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Wednesday, November 30, 2011
Enough already! Aaron Rodgers is the MVP

By Kevin Seifert

Rodgers
Aaron Rodgers has thrown at least two touchdown passes in every game this season.
I get it. I understand we live in a free country with free speech and free thought and unlimited bandwidth. Life would be boring if everyone thought the same way and agreed on everything.

With that said, I'm calling on the NFL world to stop with this insanity. Even in America, there are some truths that should be self-evident. One in particular: By every measure imaginable and based on any definition of the award you choose, Green Bay Packers quarterback Aaron Rodgers has been the league's MVP so far this season.

My friend and NFC South blogger Pat Yasinskas made a case Monday night for New Orleans Saints quarterback Drew Brees, who is having arguably the best season of his career. ESPN analyst/provocateur Skip Bayless has been questioning Rodgers' credentials for weeks and on Monday suggested New England Patriots quarterback Tom Brady for the award. (Bayless also said he would choose Denver Broncos quarterback Tim Tebow at the end of a game over Rodgers. You'll have to watch the video below to see that for yourself.)

It's quite possible to have this discussion without saying a single bad thing about Brees or noting one derogatory aspect about Brady's season. All we have to do is recite this litany: Rodgers has completed a higher percentage of his passes, thrown for more touchdowns, tossed fewer interceptions and won more games than either of them.

Brees (3,689) and Brady (3,627) both have thrown for more yards than Rodgers (3,475), but there is an easy explanation: They both have more attempts. Brees, in fact, has thrown 98 more passes than Rodgers and Brady has 59 additional attempts. A better way to look at their raw production is scaling it to their average yards per attempt. Rodgers (9.6) is averaging a full yard more per attempt than Brady (8.6) and 1.6 more yards than Brees (8.0).

Observers could note that Rodgers has the benefit of playing with an elite collection of offensive players and a program good enough to have won 17 consecutive games. There is no doubt that Rodgers has a deep and diverse group of weapons, but let's also acknowledge that only three of them -- receiver Greg Jennings, receiver Donald Driver and injured left tackle Chad Clifton -- have ever been voted to a Pro Bowl.

Let's at least consider whether their success is as attributable to Rodgers as his is to them. And let's not hold the Packers' winning streak against Rodgers in the MVP argument, especially when you realize they are 11-0 with a defense that has given up the second-most passing yards of any NFL team. Rodgers and the Packers' offense have averaged 31.5 points per game, not including the team's defensive and special-teams touchdowns, to help mitigate those issues.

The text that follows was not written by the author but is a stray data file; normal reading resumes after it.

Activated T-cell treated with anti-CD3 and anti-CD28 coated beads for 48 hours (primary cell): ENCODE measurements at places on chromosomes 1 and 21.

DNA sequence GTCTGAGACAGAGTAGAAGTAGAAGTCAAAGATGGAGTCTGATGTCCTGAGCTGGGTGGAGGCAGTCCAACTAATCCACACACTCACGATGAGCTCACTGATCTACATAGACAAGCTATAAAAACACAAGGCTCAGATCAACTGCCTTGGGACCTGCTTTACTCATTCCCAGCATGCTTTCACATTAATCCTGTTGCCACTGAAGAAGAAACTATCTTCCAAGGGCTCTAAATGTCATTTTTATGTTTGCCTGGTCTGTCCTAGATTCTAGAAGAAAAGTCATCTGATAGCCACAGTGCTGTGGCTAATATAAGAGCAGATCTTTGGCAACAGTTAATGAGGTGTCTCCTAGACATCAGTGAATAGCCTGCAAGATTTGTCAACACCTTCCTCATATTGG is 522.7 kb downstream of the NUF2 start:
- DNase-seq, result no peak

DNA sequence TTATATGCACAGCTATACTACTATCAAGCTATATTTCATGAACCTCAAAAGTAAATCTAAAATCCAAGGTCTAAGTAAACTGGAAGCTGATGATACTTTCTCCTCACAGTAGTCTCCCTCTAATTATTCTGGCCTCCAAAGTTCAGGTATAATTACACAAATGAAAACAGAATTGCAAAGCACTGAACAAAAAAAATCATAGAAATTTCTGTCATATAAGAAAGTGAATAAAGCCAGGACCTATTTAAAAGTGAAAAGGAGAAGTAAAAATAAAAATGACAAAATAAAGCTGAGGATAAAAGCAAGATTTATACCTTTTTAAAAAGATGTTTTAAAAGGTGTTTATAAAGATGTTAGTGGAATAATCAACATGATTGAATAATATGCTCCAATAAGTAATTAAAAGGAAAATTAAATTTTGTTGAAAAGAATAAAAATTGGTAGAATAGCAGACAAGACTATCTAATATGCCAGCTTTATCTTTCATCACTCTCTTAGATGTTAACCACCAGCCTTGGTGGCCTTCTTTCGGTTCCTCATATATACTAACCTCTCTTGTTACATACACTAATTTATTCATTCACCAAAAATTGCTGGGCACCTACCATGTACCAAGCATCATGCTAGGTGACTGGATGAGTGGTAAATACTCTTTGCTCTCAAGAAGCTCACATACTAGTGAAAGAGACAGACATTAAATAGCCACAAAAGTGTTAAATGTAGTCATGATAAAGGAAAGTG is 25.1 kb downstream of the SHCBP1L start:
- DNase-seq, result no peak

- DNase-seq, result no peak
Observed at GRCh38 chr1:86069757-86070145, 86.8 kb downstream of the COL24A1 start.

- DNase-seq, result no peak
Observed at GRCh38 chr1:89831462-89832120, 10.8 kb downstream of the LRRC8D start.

It's true that Rodgers hasn't led a classic fourth-quarter comeback victory this season. There's a good reason for that: The Packers have outscored opponents 103-27 in the third quarter this season and have never, not once, trailed in the fourth quarter this season. In fact, the Packers haven't trailed in the fourth quarter at all in their ongoing 17-game winning streak, an NFL record. We're going to hold that against Rodgers?

There is no credible statistical or competitive measure that places Rodgers anywhere but the top of the league's best-performing players this season. The quarterback is the most important position in the game. No one is playing it better than Rodgers, and no team has performed at a higher level than the Packers with him as their quarterback.

You might consider the MVP to be the player who provides the most value to his team, and not necessarily the best-performing player in the league. You could argue that the Packers would be better off with backup Matt Flynn at quarterback than the Saints would be with Chase Daniel or the Patriots with Brian Hoyer. But none of them would be Super Bowl contenders without their starting quarterback, and I'm not sure it's fair to diminish Rodgers' value because he might have a better backup.

I almost feel foolish for taking this argument to such great lengths. There really is no reason to overthink this. A lot could happen between now and the end of the regular season. But let's not spend any more time grasping for ways to be fresh or free-thinking. For 11 weeks, no matter how you look at it, Aaron Rodgers has been the best and most valuable player in the NFL.